Health & Safety

August 15, 2013

TRICARE moves forward with Prime service area reductions

FALLS CHURCH, Va. — The Defense Department will reduce the number of TRICARE Prime service areas in the United States beginning Oct. 1, affecting about 171,000 retirees and their family members.

Those beneficiaries, who mostly reside more than 40 miles from a military clinic or hospital, received a letter earlier this year explaining their options. They will receive a second letter later this month.

TRICARE Management Activity officials said changing the location of Prime service areas has been planned since 2007 as part of the move to the third-generation of managed care support contracts and will allow them to continue their commitment to making high-quality health care available while supporting DOD efforts to control the rising cost of health care for 9.6 million beneficiaries.

Health care under TRICARE Prime costs about $600 more annually per enrollee, but on average, each member of a family of three using TRICARE Standard will pay only about $20 more per month than if they were using Prime.

“The first thing TRICARE beneficiaries should know about the reduction in the number of Prime service areas is that it doesn’t mean they’re losing their TRICARE benefit,” said Dr. Jonathan Woodson, assistant secretary of defense for health affairs. “Next, it’s important to remember this change does not affect most of the more than 5 million people using TRICARE Prime, and [it affects] none of our active duty members and their families.”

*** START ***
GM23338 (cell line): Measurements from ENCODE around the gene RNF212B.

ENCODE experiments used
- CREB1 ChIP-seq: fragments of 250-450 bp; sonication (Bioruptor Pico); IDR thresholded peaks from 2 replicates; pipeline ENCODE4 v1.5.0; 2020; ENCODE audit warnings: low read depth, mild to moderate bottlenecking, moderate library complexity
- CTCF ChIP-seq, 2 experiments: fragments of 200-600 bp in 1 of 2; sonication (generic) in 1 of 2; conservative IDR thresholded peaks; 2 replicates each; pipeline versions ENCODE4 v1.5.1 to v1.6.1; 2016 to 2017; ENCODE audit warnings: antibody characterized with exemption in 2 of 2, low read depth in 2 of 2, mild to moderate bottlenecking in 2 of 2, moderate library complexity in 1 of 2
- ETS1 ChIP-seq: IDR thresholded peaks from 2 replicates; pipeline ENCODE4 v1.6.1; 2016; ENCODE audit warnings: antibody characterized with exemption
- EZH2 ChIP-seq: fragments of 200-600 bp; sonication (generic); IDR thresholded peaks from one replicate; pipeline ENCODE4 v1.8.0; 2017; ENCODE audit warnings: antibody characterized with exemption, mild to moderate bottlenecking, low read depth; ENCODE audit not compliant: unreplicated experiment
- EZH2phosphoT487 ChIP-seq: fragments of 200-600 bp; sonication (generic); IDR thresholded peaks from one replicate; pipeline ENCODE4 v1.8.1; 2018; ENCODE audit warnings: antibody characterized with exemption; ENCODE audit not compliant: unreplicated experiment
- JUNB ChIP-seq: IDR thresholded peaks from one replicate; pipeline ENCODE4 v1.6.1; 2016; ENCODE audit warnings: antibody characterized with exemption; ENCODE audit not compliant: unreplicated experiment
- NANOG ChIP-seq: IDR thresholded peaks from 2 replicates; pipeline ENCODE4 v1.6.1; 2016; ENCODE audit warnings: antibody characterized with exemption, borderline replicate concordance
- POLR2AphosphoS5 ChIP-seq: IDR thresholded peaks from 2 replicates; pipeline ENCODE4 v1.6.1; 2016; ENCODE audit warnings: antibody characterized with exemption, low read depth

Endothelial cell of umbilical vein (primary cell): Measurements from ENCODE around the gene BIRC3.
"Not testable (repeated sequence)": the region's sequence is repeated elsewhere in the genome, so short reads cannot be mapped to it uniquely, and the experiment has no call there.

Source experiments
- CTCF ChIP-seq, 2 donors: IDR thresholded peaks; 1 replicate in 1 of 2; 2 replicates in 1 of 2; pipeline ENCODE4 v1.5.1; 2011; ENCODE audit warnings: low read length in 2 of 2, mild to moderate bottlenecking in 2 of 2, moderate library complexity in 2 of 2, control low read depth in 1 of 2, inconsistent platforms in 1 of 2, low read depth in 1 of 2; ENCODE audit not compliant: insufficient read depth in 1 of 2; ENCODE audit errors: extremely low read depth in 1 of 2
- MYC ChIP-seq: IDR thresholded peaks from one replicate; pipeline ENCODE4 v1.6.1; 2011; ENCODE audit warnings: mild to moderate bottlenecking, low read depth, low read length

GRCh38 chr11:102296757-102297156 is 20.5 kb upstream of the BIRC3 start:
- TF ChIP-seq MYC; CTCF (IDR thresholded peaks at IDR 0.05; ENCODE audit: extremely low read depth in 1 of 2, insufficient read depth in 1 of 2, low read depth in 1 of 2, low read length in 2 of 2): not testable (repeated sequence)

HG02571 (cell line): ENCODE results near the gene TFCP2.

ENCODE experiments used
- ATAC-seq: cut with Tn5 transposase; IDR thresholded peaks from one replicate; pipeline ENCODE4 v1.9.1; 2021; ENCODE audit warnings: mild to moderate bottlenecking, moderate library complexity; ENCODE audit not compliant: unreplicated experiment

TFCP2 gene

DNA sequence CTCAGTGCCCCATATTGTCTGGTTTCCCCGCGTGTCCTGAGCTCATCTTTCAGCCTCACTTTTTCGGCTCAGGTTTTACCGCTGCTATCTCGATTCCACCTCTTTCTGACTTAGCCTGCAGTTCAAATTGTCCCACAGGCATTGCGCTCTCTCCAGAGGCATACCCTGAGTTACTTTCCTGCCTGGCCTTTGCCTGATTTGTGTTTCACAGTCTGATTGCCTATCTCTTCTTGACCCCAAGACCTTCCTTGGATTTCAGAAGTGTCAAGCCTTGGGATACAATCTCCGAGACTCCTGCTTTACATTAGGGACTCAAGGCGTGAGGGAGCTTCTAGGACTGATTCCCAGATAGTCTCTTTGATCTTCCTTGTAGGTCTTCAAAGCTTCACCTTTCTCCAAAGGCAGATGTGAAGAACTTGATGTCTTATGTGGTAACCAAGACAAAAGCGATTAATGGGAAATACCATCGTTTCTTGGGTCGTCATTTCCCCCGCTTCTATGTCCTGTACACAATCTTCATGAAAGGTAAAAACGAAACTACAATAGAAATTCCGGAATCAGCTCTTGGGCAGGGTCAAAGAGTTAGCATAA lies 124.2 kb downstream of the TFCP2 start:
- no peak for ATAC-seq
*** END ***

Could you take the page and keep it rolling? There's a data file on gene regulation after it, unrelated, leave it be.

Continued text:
All affected beneficiaries will receive a letter this month following up on their initial notification to ensure they have the time and information to make important decisions about their future health care options, officials said.

Current details on Prime service areas and the option for beneficiaries to sign for email updates are available at http://www.tricare.mil/PSA. A ZIP code tool is available on the site to help beneficiaries determine if they live in an affected area.

As always, officials noted, TRICARE beneficiaries still are covered by TRICARE Standard. For those living within 100 miles of a remaining Prime service area, re-enrolling in Prime may be an option, depending on availability. To do this, beneficiaries must waive their drive-time standards, and they may have to travel long distances for primary and specialty care.

“I urge all impacted beneficiaries to carefully consider their health care options – they should talk them over with family members and their current health care provider,” Woodson said. “Many beneficiaries may be able to continue with their current provider using the Standard benefit. Being close to your health care team usually offers the best and safest access to care.”

Those enrolled in TRICARE Prime are assigned a primary care provider who manages their health care. Retirees pay an annual enrollment fee and have low out-of-pocket costs under this plan. TRICARE Standard is an open-choice option with no monthly premiums and no need for referrals, but it has cost shares and an annual deductible.